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Plain Dealer cuts home delivery to 3 days a week

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By Staff and Wire Reports

Published: Friday, April 5, 2013, 12:01 a.m.

The Plain Dealer in Cleveland announced on Thursday that it is cutting back home delivery of the newspaper to three days a week.

The Plain Dealer, Ohio's largest daily, will be delivered on Sunday and two other still unspecified days of the week beginning in late summer, publisher Terry Egger said in a statement. The newspaper will still be printed every day and will be available for purchase at thousands of outlets in northeast Ohio.

A new digitally focused media company called Northeast Ohio Media Group will start this summer. The organization will be responsible for all ad sales and marketing for The Plain Dealer and will oversee the operation of Cleveland.com website and Sun News, a chain of weekly newspapers.

The Northeast Ohio Media Group and The Plain Dealer Publishing Co. will provide content for all print and digital platforms. “These actions are aimed at driving innovation, capitalizing on the tremendous strengths of our existing organizations, preserving high-quality journalism and marketing solutions, and providing greater efficiency and flexibility in serving Northeast Ohio through print and digital applications,” Egger said.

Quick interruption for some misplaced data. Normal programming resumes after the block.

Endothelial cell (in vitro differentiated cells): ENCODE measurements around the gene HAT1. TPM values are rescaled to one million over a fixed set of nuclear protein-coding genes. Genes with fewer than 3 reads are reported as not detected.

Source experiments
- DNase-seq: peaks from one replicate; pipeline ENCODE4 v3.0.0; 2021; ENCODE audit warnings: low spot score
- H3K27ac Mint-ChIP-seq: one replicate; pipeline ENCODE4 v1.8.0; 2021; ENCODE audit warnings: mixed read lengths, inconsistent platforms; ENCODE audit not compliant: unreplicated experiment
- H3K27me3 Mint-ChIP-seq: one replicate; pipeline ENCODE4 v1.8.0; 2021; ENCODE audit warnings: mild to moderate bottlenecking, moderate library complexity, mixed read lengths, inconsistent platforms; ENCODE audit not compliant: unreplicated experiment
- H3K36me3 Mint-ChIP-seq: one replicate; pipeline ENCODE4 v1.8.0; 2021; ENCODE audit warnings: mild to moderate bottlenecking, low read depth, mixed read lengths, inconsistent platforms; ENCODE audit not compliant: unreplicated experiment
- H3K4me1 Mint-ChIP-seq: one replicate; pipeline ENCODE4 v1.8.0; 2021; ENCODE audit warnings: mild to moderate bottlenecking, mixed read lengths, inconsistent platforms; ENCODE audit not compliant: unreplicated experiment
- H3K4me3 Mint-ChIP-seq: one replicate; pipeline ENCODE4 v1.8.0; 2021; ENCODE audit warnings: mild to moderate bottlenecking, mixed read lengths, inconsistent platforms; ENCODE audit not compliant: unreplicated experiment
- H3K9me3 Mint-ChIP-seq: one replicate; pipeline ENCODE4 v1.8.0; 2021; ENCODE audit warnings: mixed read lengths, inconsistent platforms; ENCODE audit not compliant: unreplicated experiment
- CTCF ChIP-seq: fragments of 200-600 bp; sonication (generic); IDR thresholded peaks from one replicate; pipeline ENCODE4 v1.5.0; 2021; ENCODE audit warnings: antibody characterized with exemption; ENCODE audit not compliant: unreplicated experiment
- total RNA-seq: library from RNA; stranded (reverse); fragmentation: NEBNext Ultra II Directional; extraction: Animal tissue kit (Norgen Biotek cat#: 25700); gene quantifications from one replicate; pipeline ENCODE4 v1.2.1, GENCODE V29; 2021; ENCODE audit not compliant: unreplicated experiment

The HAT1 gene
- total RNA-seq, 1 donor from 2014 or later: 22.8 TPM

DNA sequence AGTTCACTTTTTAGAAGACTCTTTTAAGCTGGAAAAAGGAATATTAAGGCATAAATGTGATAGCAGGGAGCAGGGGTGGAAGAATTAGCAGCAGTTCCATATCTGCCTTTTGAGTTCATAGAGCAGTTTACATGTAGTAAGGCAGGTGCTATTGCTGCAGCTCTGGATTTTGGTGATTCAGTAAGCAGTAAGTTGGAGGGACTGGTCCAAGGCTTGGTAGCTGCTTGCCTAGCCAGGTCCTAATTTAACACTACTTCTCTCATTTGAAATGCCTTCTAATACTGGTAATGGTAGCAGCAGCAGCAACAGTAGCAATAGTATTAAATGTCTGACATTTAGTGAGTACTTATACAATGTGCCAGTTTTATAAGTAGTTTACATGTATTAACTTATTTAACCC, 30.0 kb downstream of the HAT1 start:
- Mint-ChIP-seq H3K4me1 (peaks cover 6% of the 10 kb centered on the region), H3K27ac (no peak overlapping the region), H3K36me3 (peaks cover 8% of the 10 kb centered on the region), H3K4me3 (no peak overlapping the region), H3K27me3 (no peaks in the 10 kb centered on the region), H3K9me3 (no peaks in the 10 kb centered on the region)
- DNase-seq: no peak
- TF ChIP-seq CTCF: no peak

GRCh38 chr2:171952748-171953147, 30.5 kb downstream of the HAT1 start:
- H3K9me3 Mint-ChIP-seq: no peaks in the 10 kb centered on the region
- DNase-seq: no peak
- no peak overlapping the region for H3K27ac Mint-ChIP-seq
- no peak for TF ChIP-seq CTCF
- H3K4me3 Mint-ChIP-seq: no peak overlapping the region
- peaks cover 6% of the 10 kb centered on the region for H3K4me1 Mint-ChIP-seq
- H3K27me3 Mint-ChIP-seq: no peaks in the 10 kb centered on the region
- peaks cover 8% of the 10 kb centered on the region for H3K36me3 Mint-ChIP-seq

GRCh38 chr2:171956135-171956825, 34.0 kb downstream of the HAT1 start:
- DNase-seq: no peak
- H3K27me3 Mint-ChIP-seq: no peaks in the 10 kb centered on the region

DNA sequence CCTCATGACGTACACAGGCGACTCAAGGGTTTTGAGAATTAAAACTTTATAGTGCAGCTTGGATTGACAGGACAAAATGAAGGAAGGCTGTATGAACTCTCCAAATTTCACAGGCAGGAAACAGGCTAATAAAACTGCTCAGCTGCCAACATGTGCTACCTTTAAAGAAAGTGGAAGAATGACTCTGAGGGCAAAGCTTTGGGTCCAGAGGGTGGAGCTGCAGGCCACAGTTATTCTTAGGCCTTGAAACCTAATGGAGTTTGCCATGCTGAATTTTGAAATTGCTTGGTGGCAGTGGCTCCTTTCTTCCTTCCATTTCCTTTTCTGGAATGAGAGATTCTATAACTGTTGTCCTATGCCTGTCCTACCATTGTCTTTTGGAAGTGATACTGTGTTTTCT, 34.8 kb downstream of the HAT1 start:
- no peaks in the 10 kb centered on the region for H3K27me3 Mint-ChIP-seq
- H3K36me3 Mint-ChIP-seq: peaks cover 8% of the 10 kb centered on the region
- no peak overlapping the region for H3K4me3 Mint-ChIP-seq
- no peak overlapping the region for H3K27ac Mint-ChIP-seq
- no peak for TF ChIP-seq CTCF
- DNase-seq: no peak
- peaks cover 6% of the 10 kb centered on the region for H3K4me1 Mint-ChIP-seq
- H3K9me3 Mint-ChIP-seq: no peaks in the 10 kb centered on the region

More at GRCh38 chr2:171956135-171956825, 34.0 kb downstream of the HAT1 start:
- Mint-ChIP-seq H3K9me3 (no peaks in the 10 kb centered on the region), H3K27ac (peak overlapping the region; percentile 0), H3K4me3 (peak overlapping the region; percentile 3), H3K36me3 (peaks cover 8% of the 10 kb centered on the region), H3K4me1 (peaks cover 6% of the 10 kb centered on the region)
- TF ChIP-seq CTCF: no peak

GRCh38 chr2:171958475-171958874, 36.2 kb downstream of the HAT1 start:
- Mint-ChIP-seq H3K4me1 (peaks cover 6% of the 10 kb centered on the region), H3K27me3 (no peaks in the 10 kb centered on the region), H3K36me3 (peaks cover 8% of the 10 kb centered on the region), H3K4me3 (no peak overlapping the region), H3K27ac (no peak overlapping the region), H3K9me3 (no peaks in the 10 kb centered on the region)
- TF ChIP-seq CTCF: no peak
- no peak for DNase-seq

The newspaper, which has a weekday circulation of about 286,400, is owned by New York-based Advance Publications Inc., a private company owned by the Newhouse family.

The move by Advance in Cleveland follows similar cuts at the company's newspapers in Pennsylvania, New York, Louisiana, Alabama and Michigan in recent years.

Earlier this year, Advance cut printing of the Patriot-News in Harrisburg to three days a week and limited home delivery of the Post-Standard in Syracuse, N.Y., to three days a week. Like the plans for Cleveland, the Post-Standard can be purchased seven days a week.

Last year, the company reduced its printing schedule to three days a week at the Times-Picayune in New Orleans and The Birmingham News in Alabama.

And in 2011, Advance's seven papers in Michigan consolidated into a new digitally focused company, MLive Media Group, and cut home delivery to three days a week.

Advance's largest newspapers, the Oregonian in Portland and the Star-Ledger in Newark, continue seven-day publication and home delivery.

While Advance has made some of the most dramatic changes to daily newspapers as it deals with the shift of readers to the Internet, other newspapers in recent years have shut down completely or converted to online-only publications.

The Associated Press and Trib Total Media staff writer Alex Nixon contributed to this report.

 

 
 


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